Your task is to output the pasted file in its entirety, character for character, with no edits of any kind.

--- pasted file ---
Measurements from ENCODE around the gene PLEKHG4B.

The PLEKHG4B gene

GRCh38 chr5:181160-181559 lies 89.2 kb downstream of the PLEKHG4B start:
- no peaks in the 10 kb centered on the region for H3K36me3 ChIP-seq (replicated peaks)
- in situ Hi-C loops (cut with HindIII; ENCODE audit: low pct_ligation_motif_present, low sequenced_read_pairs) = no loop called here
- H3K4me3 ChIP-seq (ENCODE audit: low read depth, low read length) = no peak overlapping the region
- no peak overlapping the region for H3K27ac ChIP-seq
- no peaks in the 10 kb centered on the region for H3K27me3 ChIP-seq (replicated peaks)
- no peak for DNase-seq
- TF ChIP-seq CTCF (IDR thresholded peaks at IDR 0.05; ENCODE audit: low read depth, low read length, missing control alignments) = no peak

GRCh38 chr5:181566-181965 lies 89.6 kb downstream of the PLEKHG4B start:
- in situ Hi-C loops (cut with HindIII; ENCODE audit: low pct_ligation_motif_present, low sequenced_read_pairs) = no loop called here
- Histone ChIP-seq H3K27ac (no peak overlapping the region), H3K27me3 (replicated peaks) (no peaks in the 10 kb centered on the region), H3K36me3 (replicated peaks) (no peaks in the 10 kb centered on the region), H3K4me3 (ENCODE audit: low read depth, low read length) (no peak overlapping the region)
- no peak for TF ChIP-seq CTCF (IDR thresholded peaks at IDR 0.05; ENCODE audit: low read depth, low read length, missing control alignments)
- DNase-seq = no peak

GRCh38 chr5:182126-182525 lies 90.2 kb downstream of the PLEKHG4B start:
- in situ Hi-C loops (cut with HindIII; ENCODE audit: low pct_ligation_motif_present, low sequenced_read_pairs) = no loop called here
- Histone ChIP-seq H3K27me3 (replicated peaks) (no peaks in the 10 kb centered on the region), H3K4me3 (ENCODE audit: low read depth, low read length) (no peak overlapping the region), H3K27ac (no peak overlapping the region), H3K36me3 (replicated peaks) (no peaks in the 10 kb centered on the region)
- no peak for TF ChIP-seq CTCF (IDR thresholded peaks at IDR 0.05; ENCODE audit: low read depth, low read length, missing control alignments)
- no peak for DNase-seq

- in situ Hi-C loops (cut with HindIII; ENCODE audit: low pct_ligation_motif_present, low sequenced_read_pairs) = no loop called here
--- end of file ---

Measurements from ENCODE around the gene PLEKHG4B.

The PLEKHG4B gene

GRCh38 chr5:181160-181559 lies 89.2 kb downstream of the PLEKHG4B start:
- no peaks in the 10 kb centered on the region for H3K36me3 ChIP-seq (replicated peaks)
- in situ Hi-C loops (cut with HindIII; ENCODE audit: low pct_ligation_motif_present, low sequenced_read_pairs) = no loop called here
- H3K4me3 ChIP-seq (ENCODE audit: low read depth, low read length) = no peak overlapping the region
- no peak overlapping the region for H3K27ac ChIP-seq
- no peaks in the 10 kb centered on the region for H3K27me3 ChIP-seq (replicated peaks)
- no peak for DNase-seq
- TF ChIP-seq CTCF (IDR thresholded peaks at IDR 0.05; ENCODE audit: low read depth, low read length, missing control alignments) = no peak

GRCh38 chr5:181566-181965 lies 89.6 kb downstream of the PLEKHG4B start:
- in situ Hi-C loops (cut with HindIII; ENCODE audit: low pct_ligation_motif_present, low sequenced_read_pairs) = no loop called here
- Histone ChIP-seq H3K27ac (no peak overlapping the region), H3K27me3 (replicated peaks) (no peaks in the 10 kb centered on the region), H3K36me3 (replicated peaks) (no peaks in the 10 kb centered on the region), H3K4me3 (ENCODE audit: low read depth, low read length) (no peak overlapping the region)
- no peak for TF ChIP-seq CTCF (IDR thresholded peaks at IDR 0.05; ENCODE audit: low read depth, low read length, missing control alignments)
- DNase-seq = no peak

GRCh38 chr5:182126-182525 lies 90.2 kb downstream of the PLEKHG4B start:
- in situ Hi-C loops (cut with HindIII; ENCODE audit: low pct_ligation_motif_present, low sequenced_read_pairs) = no loop called here
- Histone ChIP-seq H3K27me3 (replicated peaks) (no peaks in the 10 kb centered on the region), H3K4me3 (ENCODE audit: low read depth, low read length) (no peak overlapping the region), H3K27ac (no peak overlapping the region), H3K36me3 (replicated peaks) (no peaks in the 10 kb centered on the region)
- no peak for TF ChIP-seq CTCF (IDR thresholded peaks at IDR 0.05; ENCODE audit: low read depth, low read length, missing control alignments)
- no peak for DNase-seq

- in situ Hi-C loops (cut with HindIII; ENCODE audit: low pct_ligation_motif_present, low sequenced_read_pairs) = no loop called here